Fortean Mysteries SIG      recent history        issue 59        Newsletter of the Fortean Mysteries SIG of American Mensa          
  only 200,000 millicents per 3 issues     Published irregularly since Undecember 1658 AC
 "All things are possible ..." (Mt 19:26)

   "If our existence is an organism, it would seem that it must be one of the most notorious old rascals in the cosmos." -- Charles Fort

by Michael Baran
   Around 1920, See's "ether wave" theory of gravity was a major competitor to Einstein's relativity principle as the official theory of gravitation. Einstein's model "won" with Science. See's was endores by both Edgar Cayse and Nikola Tesla, the two foremost occultists of the time.
   I think my aura pardigm supplies the missing links in See's model. See said that gravity was the result of a "vaccuum" in the universal ether that comes about through the widening of "aves of forces" near cosmic bodies like Earth and the Sun.
   However, See never really explained why waves become wider (amplitude increases) the closer they are to a celestial body. (It's established that measured waves, such as light waves and thermal waves, widen out the closer they are to a cosmic body like the Sun.) See reasoned that all other waves, such as magnetic waves and gravity waves, must necessarily do this also. He then formulated the theory of gravity being due to a "vaccuum" created by the widening effect of etheric particles.
   If a universal ether does exist, and if auras exist, and if they partake of each other phenomenologically, then the way an aura-paradigm adapts to gravity is as follows: close to a cosmic body like Earth, where there are vast numbers of magnetically-energized particles like atoms and electrons, the etheric particles would be aurically resonating with much-larger particulate aggregates than out in space.
  Out in space, there are no magnetically-energizeing influences (the magnetism of cosmic bodies like Earth, in the auras-model, arises in the interior of these bodies, whose structural heterogeneity sets up fluxes of auric force that resonate linearly, magnetizing, or energizing, the ambient particles.) Out in space the ambient ether particles would be by their lonesome, oscillating in place, unaffected by the linear, energizing, polarizing, forces in the vicinity of cosmic bodies. Out in space, therefore, ether units would be much smaller, but more dense. This leads to a concept of gravity that initially seems to run against common sense based on ordinary observational experience at Earth's surface. But, near a solid body, the eather would by virtue of resonating with much larger particles like atoms, be much thinner than in space. out in space, the ether though invisible, would actually be much denser than near the cosmic body. Thus, See's gravity theory is modified: rather than gravitational force being due to a vaccuum in the ether, the thinning-out of the ether near the solid body creates a vast differential in etheric pressures between outer space and near the cosmic body. In this concept of gravity, one must think of gravity as acting on the level of very small particles.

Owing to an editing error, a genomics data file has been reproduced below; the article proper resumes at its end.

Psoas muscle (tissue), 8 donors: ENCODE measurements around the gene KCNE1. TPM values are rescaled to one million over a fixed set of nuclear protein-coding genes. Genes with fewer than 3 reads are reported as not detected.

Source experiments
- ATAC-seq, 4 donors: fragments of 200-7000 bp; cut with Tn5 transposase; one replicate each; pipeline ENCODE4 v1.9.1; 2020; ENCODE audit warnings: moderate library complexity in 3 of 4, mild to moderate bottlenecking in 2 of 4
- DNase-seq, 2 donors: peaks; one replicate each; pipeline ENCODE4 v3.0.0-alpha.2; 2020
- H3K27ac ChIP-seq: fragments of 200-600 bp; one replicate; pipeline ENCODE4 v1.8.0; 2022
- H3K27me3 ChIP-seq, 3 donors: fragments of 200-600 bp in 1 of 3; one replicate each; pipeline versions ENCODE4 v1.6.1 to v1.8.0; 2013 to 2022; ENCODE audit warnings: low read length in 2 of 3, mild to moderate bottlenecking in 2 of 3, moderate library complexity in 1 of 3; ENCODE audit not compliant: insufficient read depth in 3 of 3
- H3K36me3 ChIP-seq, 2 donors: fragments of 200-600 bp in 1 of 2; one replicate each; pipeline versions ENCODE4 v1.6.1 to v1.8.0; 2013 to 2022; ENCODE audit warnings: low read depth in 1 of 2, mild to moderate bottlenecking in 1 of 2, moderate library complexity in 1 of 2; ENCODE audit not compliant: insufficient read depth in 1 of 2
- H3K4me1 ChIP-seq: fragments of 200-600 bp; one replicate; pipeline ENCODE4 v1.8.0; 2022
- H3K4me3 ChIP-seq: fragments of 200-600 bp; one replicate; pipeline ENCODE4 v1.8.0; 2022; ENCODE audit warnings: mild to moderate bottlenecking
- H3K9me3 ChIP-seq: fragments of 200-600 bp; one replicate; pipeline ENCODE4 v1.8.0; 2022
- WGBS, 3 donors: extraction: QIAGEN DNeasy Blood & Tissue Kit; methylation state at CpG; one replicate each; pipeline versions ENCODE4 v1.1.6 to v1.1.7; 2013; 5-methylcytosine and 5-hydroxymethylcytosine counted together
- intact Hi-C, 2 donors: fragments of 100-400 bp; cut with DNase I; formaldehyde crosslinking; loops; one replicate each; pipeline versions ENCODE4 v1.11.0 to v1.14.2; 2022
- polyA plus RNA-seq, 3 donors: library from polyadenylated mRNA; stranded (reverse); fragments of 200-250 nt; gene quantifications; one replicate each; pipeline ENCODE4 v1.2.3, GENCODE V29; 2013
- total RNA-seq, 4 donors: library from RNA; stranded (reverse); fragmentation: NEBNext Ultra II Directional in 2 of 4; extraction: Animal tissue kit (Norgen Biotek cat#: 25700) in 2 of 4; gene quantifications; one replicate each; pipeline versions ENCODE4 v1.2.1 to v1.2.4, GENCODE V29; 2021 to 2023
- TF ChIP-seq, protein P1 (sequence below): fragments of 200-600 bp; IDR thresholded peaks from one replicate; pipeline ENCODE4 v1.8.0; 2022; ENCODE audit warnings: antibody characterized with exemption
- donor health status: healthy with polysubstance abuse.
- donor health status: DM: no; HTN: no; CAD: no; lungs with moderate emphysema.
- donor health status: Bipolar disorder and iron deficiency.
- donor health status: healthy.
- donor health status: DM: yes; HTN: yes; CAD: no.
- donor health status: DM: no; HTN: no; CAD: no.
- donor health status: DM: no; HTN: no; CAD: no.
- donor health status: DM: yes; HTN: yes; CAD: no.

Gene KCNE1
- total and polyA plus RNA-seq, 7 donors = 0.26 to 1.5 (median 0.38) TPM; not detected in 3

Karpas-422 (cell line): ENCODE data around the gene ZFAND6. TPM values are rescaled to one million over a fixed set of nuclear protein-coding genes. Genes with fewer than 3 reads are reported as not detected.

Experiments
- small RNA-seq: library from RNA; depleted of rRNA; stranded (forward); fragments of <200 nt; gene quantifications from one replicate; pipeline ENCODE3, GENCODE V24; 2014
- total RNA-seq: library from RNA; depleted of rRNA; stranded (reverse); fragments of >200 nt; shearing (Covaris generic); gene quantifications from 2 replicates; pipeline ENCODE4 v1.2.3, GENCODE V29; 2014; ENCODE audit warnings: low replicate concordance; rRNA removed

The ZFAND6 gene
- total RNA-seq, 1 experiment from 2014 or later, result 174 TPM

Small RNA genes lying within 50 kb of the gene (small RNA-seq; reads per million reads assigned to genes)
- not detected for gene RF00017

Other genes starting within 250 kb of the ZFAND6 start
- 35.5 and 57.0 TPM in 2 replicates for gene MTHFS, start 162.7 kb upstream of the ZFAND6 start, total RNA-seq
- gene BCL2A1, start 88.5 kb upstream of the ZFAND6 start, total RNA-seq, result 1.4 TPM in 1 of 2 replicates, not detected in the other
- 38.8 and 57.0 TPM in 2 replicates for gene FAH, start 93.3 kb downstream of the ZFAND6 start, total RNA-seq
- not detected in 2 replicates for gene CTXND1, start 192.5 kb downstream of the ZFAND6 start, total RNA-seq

[As you can see, Michael Anteski (aka Baran) has an interesting writing style. How often do you read "particulate aggregates" or "structural heteogeneity" or even "etheric"? If you want more he has written The Aura Paradigm, 66 pp., illus., available from Authentic Marketing, 25 W. Fairview, Dover, NJ]

corrollary on Murphy's Law: "Anything that can go wrong with the law that anything can go wrong will will."
   Dickson lists various restatements of the same empirical observation.
   "If it could go wrong it would, but it can't so it doesn't." (Gerald Manning)
   "When you count on it it doesn't work." (Cleve Bishop)
  "It goes wrong exactly when you want it not to." (Onesimo Almeida)
   "When it's certain to apply, it doesn't -- thus confirming itself." (Gene Hoffnagle)
   "If anything can't go wrong, it will." (D.Park Teter)
   Dickson sums it up with Fetridge's law: "Important things that are supposed to happen don't, especially when people are looking."
   It's like opening the box to find if Schroedinger's cat is alive or dead and finding it gone. Not observing an event doesn't mean it didn't happen, but observing an event not happening doesn't mean it can't.
   Such are the things that the Murphy Center for the Codification of Human and Organizational Laws deals with daily.


  Some interesting hoaxing we read about recently: (1923) Charles Langdon Clark created a competition to find the source of his article from a rival newspaper when as "Dr. C. T. Currelly" he reported the discovery of King Tut's golden typewriter and alabaster cuspidor. They hadn't been tipped off by his references to the Babylon Gazette and the Jerusalem Times.
   (1916) Alceo Dossena began sculpting antiquities for food. His art wasn't discovered until a dealer resold his statue for $150,000, but still fooling "experts" at the St.Louis museum as recently ds 1952.